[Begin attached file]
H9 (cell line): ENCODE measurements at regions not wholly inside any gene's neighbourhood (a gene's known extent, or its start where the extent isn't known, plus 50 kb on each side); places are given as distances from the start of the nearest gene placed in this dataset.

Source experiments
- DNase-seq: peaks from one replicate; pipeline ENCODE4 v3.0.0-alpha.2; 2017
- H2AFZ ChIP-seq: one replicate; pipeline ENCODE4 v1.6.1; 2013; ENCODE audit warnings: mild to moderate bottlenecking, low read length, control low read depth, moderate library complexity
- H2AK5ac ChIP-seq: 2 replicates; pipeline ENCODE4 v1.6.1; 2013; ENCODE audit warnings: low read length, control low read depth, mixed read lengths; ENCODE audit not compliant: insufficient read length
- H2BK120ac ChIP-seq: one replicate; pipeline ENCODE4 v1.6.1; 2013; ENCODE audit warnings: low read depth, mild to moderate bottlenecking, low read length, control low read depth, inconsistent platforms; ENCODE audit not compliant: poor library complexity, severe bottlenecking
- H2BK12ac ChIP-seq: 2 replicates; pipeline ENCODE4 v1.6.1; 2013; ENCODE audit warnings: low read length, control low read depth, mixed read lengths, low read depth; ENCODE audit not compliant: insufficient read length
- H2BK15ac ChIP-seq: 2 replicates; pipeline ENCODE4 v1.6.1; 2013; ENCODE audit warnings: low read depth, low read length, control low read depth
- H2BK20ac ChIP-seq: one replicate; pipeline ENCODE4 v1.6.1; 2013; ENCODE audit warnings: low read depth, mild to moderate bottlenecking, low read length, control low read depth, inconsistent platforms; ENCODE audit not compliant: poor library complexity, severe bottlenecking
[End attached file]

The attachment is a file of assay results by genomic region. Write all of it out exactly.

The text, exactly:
H9 (cell line): ENCODE measurements at regions not wholly inside any gene's neighbourhood (a gene's known extent, or its start where the extent isn't known, plus 50 kb on each side); places are given as distances from the start of the nearest gene placed in this dataset.

Source experiments
- DNase-seq: peaks from one replicate; pipeline ENCODE4 v3.0.0-alpha.2; 2017
- H2AFZ ChIP-seq: one replicate; pipeline ENCODE4 v1.6.1; 2013; ENCODE audit warnings: mild to moderate bottlenecking, low read length, control low read depth, moderate library complexity
- H2AK5ac ChIP-seq: 2 replicates; pipeline ENCODE4 v1.6.1; 2013; ENCODE audit warnings: low read length, control low read depth, mixed read lengths; ENCODE audit not compliant: insufficient read length
- H2BK120ac ChIP-seq: one replicate; pipeline ENCODE4 v1.6.1; 2013; ENCODE audit warnings: low read depth, mild to moderate bottlenecking, low read length, control low read depth, inconsistent platforms; ENCODE audit not compliant: poor library complexity, severe bottlenecking
- H2BK12ac ChIP-seq: 2 replicates; pipeline ENCODE4 v1.6.1; 2013; ENCODE audit warnings: low read length, control low read depth, mixed read lengths, low read depth; ENCODE audit not compliant: insufficient read length
- H2BK15ac ChIP-seq: 2 replicates; pipeline ENCODE4 v1.6.1; 2013; ENCODE audit warnings: low read depth, low read length, control low read depth
- H2BK20ac ChIP-seq: one replicate; pipeline ENCODE4 v1.6.1; 2013; ENCODE audit warnings: low read depth, mild to moderate bottlenecking, low read length, control low read depth, inconsistent platforms; ENCODE audit not compliant: poor library complexity, severe bottlenecking